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Mobile chip design company ARM is targeting devices even smaller than smartphones and tablets.
Today ARM announced that it has purchased Sensinode, a Finland-based company that develops and promotes open standards for small connected devices, also known as the Internet of Things. ARM did not disclose the terms of the deal.
Focusing on smaller connected devices, things like smartwatches and other wearable devices, or chips embedded within clothing, makes sense for ARM. The company’s mobile processor designs have practically become the industry standard, mostly because they emphasize power efficiency over raw computing performance (although we’re getting to a point where even mobile chips can be plenty powerful). Even Microsoft felt the need to support ARM’s chips with Windows RT, a stripped-down version of Windows 8. Intel has been struggling to catch up with ARM’s mobile designs, but aside from getting its chips in a handful of phones and tablets, it hasn’t made much of a dent against ARM’s market dominance.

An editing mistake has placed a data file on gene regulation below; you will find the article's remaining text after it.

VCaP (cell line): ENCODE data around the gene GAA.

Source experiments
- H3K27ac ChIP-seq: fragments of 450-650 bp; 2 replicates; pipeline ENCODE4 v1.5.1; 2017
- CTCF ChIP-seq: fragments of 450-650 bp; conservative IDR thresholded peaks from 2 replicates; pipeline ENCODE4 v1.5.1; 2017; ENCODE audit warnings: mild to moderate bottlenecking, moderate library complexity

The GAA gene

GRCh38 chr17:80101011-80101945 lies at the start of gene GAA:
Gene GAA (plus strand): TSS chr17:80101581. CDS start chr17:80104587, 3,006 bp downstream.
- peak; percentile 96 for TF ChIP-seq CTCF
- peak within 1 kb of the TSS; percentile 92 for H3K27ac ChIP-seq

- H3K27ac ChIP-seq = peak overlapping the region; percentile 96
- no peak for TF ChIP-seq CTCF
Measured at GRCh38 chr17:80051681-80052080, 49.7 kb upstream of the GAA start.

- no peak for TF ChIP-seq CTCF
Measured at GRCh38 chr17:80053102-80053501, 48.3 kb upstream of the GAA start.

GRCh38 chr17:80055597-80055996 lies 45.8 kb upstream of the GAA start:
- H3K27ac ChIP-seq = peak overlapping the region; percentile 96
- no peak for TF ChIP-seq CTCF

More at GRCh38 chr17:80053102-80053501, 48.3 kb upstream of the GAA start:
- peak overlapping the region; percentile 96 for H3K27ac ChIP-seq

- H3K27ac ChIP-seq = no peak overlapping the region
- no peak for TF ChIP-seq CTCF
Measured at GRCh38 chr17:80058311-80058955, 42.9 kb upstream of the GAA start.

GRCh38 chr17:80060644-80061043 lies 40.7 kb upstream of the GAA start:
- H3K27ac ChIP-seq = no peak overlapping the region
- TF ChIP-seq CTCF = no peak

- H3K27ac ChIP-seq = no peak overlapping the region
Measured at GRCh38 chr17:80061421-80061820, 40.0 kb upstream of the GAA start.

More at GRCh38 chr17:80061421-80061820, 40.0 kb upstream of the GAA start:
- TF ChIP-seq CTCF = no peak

The future of mobile computing lies in tiny connected devices — according to IMS Research, there will be a total of 30 billion connected devices by 2020. (That figure may even be a bit conservative.) It’s also not just about devices getting smaller, we’re also growing closer to them with every new generation of computing (something I explored in a recent GadgetBeat column).
The Sensinode purchase will also help ARM push more open standards through its mbed project, an industry-wide effort to simplify development for connected devices by offering open source hardware and software.